What preceded the actual discovery?
Ironically, it was unplanned. Initially, we just wanted to measure the properties of a group of proteins, including staphylokinase, to have data for comparing with other compounds under development. However, we found that our data, obtained by looking at staphylokinase from a slightly unique perspective, differed from previously published data. In fact, the prevailing analytical method led to a considerable underestimation of the data parameters. Our research is changing the paradigm of viewing staphylokinase, whose properties have been overlooked.
Who are you collaborating with on this research?
While I am the lead author of the newly published findings, many people have immensely contributed to the project. In addition to colleagues from Loschmidt laboratories of the Faculty of Science, we collaborate with groups from the Biophysical Institute at the Czech Academy of Sciences, the Faculty of Pharmacy and Medicine at Masaryk University, and the Masaryk Memorial Cancer Institute as part of the joint STROKE Brno platform. Thanks to the platform, we also work on clinically-relevant research, managed by experts from St. Anne's University Hospital in Brno, especially Prof. Robert Mikulík. Furthermore, without Prof. Jiří Damborský and Prof. Zbyněk Prokop, who supervised me and supported the entire project, these findings could have never been achieved.
What benefits does staphylokinase by itself offer?
Now that we know that the potential of improving staphylokinase binding by up to ten thousand times exists, we can use this knowledge for developing an effective drug. Also, staphylokinase is a smaller and simpler protein compared to alteplase. This makes it easier for designing and improving it to work the way we want it to. In addition, staphylokinase originates from bacteria and is thus easier to produce commercially and at a fraction of the cost of alteplase. This is especially crucial for making the drug available to stroke patients in developing countries.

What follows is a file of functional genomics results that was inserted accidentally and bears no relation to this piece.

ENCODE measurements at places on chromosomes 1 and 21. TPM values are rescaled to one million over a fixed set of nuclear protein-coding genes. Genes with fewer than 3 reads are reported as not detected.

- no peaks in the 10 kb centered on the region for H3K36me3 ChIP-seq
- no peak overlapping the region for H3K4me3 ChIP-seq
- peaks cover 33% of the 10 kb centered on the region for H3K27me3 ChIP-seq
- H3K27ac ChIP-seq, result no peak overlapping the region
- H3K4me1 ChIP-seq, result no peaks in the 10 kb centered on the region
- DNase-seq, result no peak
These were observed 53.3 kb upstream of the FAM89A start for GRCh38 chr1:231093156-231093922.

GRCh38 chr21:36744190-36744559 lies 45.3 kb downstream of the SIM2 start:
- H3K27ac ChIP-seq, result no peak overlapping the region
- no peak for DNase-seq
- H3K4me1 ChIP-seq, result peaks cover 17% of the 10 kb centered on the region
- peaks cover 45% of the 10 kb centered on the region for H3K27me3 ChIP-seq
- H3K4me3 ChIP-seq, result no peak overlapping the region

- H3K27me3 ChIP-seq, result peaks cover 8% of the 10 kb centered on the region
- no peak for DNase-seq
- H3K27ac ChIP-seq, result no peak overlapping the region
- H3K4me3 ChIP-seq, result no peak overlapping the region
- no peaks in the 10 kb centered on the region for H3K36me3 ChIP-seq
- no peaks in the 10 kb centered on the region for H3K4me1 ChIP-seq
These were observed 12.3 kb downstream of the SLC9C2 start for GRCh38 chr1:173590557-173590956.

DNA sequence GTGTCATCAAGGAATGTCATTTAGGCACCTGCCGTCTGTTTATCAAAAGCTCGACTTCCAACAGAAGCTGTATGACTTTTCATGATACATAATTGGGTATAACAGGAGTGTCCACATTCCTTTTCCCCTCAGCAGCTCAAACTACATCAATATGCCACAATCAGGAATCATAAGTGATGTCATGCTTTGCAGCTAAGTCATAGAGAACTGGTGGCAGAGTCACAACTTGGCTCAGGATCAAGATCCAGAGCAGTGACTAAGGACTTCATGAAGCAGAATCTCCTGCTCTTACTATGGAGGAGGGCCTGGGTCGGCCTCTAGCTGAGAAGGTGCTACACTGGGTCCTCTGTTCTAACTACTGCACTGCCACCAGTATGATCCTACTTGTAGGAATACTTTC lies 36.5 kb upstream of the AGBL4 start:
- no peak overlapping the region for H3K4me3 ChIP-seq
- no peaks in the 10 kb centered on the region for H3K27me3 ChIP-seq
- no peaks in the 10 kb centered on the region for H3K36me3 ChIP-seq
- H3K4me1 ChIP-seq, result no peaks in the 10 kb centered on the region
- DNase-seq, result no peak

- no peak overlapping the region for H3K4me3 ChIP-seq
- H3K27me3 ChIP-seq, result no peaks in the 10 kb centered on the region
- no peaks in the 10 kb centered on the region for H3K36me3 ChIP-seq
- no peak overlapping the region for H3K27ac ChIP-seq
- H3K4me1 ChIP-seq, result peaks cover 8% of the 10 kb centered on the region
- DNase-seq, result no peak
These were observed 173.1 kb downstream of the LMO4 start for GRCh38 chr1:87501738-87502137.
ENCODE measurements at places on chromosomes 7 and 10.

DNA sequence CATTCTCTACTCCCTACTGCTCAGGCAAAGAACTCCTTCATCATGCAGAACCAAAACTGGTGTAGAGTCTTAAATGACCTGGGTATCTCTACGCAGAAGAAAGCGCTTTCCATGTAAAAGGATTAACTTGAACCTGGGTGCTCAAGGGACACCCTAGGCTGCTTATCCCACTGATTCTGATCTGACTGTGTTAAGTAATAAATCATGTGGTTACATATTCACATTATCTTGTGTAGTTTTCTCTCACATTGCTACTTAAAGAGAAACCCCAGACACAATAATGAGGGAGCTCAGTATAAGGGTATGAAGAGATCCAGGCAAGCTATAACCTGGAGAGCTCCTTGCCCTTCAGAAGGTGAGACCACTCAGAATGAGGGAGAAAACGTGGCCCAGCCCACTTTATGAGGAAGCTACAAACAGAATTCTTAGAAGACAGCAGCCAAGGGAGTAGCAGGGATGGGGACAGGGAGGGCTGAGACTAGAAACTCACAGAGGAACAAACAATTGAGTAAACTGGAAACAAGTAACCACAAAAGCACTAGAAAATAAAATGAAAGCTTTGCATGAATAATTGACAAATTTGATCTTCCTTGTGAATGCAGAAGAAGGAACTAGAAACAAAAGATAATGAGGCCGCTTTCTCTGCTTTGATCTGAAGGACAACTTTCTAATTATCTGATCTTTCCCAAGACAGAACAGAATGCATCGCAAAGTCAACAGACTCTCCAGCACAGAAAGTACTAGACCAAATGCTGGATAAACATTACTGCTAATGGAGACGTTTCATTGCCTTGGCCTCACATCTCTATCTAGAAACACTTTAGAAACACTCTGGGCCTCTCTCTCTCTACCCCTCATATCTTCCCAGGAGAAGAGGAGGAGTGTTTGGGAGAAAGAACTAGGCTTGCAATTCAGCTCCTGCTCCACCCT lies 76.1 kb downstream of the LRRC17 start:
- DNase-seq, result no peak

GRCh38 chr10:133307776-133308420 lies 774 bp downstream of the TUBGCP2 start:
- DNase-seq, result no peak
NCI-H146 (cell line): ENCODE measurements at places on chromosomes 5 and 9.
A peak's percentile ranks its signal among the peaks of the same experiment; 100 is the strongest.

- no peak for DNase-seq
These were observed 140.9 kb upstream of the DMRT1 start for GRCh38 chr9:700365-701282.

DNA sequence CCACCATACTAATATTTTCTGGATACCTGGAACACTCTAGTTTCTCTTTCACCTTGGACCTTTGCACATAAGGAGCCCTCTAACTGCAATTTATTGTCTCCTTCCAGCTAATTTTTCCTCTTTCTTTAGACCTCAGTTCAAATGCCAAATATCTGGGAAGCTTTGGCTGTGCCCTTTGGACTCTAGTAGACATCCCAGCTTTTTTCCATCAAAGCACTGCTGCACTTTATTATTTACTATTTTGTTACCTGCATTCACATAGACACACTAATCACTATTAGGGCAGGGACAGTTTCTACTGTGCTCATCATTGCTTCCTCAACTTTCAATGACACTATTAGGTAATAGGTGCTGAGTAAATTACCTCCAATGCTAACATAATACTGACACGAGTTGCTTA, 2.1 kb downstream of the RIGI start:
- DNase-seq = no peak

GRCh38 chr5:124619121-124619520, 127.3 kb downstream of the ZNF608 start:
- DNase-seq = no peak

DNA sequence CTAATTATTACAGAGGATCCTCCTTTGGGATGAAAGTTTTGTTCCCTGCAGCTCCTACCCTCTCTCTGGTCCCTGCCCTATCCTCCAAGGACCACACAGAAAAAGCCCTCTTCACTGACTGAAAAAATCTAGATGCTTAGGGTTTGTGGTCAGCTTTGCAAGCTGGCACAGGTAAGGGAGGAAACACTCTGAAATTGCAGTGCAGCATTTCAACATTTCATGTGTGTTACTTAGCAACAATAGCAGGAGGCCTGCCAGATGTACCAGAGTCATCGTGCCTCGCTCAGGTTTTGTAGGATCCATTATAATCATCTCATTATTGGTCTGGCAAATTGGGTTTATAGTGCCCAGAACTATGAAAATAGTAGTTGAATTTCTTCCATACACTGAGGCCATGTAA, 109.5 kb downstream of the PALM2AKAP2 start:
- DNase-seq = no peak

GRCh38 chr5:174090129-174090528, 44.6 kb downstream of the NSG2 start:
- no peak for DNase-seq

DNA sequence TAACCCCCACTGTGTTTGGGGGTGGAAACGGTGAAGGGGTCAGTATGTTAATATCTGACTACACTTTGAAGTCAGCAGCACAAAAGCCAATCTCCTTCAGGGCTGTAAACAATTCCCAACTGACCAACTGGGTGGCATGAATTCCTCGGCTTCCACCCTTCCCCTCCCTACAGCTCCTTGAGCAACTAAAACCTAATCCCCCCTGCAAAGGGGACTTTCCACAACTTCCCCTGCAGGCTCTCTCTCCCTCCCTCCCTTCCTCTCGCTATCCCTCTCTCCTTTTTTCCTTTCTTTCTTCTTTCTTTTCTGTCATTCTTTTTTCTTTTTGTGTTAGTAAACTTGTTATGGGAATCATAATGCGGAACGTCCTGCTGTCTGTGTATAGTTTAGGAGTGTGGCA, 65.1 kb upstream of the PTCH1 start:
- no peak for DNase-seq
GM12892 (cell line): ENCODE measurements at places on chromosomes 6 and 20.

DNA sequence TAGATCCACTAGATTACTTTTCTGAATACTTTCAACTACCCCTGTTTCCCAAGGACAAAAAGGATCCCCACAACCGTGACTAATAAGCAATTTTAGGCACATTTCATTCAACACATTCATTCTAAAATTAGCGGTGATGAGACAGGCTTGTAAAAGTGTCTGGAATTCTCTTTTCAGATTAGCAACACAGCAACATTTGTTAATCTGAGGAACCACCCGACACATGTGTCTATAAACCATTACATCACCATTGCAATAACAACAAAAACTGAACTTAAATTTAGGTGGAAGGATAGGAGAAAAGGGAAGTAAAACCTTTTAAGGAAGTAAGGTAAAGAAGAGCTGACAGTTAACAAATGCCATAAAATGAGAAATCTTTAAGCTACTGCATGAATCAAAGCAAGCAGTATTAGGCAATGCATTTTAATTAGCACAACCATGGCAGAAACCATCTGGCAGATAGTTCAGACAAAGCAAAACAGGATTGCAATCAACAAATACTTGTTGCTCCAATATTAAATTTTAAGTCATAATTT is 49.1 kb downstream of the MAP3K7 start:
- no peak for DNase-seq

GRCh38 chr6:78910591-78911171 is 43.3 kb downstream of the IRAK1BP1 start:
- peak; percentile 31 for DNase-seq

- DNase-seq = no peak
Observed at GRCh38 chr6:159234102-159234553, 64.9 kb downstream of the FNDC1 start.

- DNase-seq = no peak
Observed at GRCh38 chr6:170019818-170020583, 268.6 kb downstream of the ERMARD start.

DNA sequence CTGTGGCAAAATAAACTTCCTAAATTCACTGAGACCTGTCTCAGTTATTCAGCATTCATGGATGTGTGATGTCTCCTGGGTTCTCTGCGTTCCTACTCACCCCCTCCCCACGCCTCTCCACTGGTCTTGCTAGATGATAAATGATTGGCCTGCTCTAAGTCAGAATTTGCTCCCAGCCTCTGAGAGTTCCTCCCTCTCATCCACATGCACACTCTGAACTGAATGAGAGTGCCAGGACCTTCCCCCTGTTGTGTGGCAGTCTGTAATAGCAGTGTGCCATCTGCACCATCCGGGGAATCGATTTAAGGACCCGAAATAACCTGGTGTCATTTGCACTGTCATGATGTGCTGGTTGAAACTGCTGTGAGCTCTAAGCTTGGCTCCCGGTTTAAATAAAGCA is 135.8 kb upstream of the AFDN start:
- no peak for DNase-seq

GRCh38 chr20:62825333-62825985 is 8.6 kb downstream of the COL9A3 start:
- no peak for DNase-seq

At the same time, being of a bacterial origin is also a disadvantage - it is foreign to the human body (immunogenic), so our immune system develops antibodies against it. A modified non-immunogenic variant of staphylokinase (i.e., that does not cause an immune reaction) has already been created using protein engineering methods to counteract this response. Moreover, a recent clinical study has shown that it is as effective and safe as the original staphylokinase, paving the way for future research. We intend to modify the non-immunogenic variant to improve its binding and significantly increase its thrombolytic (clot dissolution) effect compared to the current drug. Clinical relevance is also a significant goal.
What motivates you in your work?
Since I was a child, I have enjoyed exploring, learning new things, and figuring out how the world around us works, so my work is a hobby for me. I love what I do - having the opportunity through research to develop innovative solutions that move us forward as humanity and make our lives better. That is probably the most significant driver for me.
And lastly, I wondered, having looked under the hood of your research, how do you manage to combine research with your Ph.D. studies?
My research is also the focus of my studies. Sometimes, combining science with leisure time, other hobbies, or family can be challenging. I need to set firm boundaries, as it is pretty easy to get caught up in exciting projects and sometimes almost get in over your head. But at the moment, I’m managing to balance my work and personal life well, so I'm very happy for all the projects I get to be involved in at Loschmidt Labs.
The scientific article is published in ACS Catalysis.
Martin, thank you for this interview. I´m wishing you the best in your career.